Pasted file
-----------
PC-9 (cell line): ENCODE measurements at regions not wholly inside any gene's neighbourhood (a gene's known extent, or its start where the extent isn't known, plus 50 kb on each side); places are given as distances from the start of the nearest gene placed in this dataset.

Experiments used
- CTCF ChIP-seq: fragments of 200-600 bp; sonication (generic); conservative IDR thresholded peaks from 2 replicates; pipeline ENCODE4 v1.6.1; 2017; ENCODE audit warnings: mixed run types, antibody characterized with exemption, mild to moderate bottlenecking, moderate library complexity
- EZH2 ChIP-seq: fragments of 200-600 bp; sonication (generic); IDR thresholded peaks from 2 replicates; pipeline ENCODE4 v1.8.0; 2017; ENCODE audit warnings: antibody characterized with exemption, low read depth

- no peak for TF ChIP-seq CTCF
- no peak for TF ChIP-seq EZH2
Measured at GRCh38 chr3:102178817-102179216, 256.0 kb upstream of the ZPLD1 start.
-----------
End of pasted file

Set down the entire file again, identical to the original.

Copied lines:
PC-9 (cell line): ENCODE measurements at regions not wholly inside any gene's neighbourhood (a gene's known extent, or its start where the extent isn't known, plus 50 kb on each side); places are given as distances from the start of the nearest gene placed in this dataset.

Experiments used
- CTCF ChIP-seq: fragments of 200-600 bp; sonication (generic); conservative IDR thresholded peaks from 2 replicates; pipeline ENCODE4 v1.6.1; 2017; ENCODE audit warnings: mixed run types, antibody characterized with exemption, mild to moderate bottlenecking, moderate library complexity
- EZH2 ChIP-seq: fragments of 200-600 bp; sonication (generic); IDR thresholded peaks from 2 replicates; pipeline ENCODE4 v1.8.0; 2017; ENCODE audit warnings: antibody characterized with exemption, low read depth

- no peak for TF ChIP-seq CTCF
- no peak for TF ChIP-seq EZH2
Measured at GRCh38 chr3:102178817-102179216, 256.0 kb upstream of the ZPLD1 start.